Here is my rc micro conversion Bf-109, just about to start covering, as soon as my radio arrives. I went kind of crazy with lightening holes... Building skeleton structures would have been much better weight wise, but I was too lazy. Will be "gear up" or as the Germans say, "ein." I built up a new nose which is about 3/8" longer than the vac form kit one. This will help out with the moments. Balsa will also absorbe impacts better. My plan is to split it, horizontally, top half will come off (held with magnets and .010" steel strips), will give access to motor and battery, wing will be held on with magnets. Planning on doing a Battle of Britain scheme with green and pale blue tissue. Weight is an all encompassing issue, I am trying to make it fly with the Powerplant from a micro foamy Flyzone biplane. Will soup it up with a bigger prop. Just getting back into the hobby, if nothing else it's an experiment. FLIGHT TEST?!
As for lightening holes, i prefer to call them 'weakening holes'. IMHO this is a more accurate description because they greatly weaken the structure (a 3mm dia hole in a 6mm strip halves the strength), but they have no significant lightening effect.
Calculation shows that for every 100 3mm (1/8") holes that you cut in 1/16" balsa you save around 0.1g (0.03 oz), or 0.001g per hole.
Thanks for that, I have at least 100 holes I bet. Of course, Guillows are way overbuilt to begin with! Wings are strengthened with one spar replaced by basswood and same deal here and there in the empennage.
We'll know in about a week or two if it flies. In any case it's fun learning to build again. This is my second e-conversion stick and tissue plane after the Aerowerks pup which flies pretty well, same span, but lighter construction and of course, lots more wing area.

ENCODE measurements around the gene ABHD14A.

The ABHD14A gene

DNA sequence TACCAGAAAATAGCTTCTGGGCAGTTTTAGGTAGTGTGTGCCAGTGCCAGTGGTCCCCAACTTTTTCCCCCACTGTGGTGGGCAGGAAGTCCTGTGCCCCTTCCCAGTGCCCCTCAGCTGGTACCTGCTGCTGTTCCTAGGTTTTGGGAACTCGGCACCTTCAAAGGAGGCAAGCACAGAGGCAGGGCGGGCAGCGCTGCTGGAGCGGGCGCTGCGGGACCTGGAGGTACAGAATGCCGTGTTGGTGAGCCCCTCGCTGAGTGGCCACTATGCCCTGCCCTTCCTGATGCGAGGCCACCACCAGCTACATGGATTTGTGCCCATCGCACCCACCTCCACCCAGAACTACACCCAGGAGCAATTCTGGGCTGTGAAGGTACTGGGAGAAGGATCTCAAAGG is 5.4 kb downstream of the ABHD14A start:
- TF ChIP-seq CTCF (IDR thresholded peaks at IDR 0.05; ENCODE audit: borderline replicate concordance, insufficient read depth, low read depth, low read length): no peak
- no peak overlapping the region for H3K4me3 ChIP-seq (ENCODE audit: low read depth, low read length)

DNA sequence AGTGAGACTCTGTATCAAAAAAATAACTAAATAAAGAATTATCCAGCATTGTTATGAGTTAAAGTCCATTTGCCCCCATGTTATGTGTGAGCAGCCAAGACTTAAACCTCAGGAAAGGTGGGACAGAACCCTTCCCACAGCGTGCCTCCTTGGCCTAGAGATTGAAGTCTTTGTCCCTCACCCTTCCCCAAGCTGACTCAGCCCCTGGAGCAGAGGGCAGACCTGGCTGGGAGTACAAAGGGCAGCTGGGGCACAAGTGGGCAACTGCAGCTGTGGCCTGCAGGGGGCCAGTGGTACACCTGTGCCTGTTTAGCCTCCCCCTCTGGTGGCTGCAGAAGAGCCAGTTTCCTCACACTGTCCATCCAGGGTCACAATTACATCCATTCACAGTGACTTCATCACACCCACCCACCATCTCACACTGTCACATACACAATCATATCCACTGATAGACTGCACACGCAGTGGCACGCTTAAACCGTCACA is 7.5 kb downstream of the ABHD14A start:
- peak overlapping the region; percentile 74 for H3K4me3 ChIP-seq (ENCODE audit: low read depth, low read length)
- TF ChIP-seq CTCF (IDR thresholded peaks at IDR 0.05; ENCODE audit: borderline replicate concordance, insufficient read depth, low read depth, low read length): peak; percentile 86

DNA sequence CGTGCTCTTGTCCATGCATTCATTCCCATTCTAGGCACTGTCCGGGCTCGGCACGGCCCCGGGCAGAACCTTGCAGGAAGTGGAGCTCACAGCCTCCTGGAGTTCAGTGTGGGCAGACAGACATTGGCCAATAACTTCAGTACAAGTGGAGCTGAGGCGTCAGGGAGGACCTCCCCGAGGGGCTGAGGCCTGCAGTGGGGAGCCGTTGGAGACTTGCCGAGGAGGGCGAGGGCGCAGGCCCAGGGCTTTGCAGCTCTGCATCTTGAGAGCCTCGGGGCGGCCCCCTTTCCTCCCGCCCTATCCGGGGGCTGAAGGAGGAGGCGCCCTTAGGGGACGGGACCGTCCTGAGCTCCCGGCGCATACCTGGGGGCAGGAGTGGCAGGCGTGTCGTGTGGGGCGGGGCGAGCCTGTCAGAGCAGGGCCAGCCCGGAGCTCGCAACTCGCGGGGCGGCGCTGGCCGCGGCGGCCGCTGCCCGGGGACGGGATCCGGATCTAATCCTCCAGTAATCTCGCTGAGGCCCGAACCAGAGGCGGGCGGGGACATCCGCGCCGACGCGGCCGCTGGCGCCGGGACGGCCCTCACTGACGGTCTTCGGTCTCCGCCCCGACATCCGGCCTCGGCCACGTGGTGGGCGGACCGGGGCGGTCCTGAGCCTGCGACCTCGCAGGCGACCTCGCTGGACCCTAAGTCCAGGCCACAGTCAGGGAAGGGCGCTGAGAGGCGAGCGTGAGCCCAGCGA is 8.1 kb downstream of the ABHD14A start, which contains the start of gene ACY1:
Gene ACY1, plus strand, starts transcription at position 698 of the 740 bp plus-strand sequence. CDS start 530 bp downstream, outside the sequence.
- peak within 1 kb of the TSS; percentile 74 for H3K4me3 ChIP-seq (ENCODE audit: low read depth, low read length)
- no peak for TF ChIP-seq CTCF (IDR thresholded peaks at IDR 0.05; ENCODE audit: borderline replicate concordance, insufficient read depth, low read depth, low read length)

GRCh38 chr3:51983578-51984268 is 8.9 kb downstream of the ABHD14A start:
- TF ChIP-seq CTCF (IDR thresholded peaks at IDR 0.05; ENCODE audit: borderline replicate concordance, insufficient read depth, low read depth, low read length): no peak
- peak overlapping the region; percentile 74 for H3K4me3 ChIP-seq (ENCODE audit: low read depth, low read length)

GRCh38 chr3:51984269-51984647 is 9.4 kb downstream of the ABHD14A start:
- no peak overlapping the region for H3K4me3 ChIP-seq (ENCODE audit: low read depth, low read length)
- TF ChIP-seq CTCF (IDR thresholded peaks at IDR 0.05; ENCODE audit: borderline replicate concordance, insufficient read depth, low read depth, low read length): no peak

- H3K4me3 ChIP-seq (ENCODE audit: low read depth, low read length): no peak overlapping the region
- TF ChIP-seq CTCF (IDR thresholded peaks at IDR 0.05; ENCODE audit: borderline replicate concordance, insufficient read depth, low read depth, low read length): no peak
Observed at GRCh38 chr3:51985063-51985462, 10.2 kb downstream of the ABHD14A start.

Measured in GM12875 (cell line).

Weighed the 109's component assemblies - she weighs 2.0 oz. this will be pushing the Flyzone micro foamy biplane powerplant. Those planes are 1.2 oz. I had fair success with the DCPM pup which is 1.6 oz. so we shall see. I have a tiny bit more covering to go and then can test fly it and figure out number one: if it flies at all; and number two: if I can get away with adding decals and gee gaw details.
I am wondering about a direct drive 3.7 v motor that would provide more thrust and be compatable with the Flyzone brick. Any ideas?
I looked at some out runner engines, why do
They have three leads? I understand positive and negative but what is the third one?
There is enough room in the engine compartment for a bigger 3.7 v battery.
She looks real nice. I built one as a kid and looking at yours brings back memories. The one I built was rubber power freeflight but never really flown worth a damn (too heavy) but it looked ok.
As you know, keeping the weight down on these small conversions is the big challenge, especially Guillows which are overweight to start with. What was the final all up flying weight on yours after all the covering and decals and with battery?
The brushless motors are not really DC motors... they are 3 phase AC with permanent magnets, operated by the ESC's providing variable frequency half wave AC to the motor (full wave would work but make the ESCs very complex and expensive)
There is no + wire on the motor.. each wire in turn gets + or - depending on what part of the AC is going to it.
One phase is powered, one is unpowered and one is sending a feedback to the ESC at all times. It changes which is doing what based on what is needed to meet the demand made by the radio's signal to the ESC.
For the invalid file messages... probably the file is too large. Try posting to imgur.com then linking.
I have increased dihedral twice by sawing the wing in half and installing a new stub center spar. If you go back and look at my frame up pics you will see I decked the center section in 1/32 basswood. That has proven really useful (by accident) in helping out stability. If you look at the plane in profile, the wing tips are now just above the forward fuselage upper decking.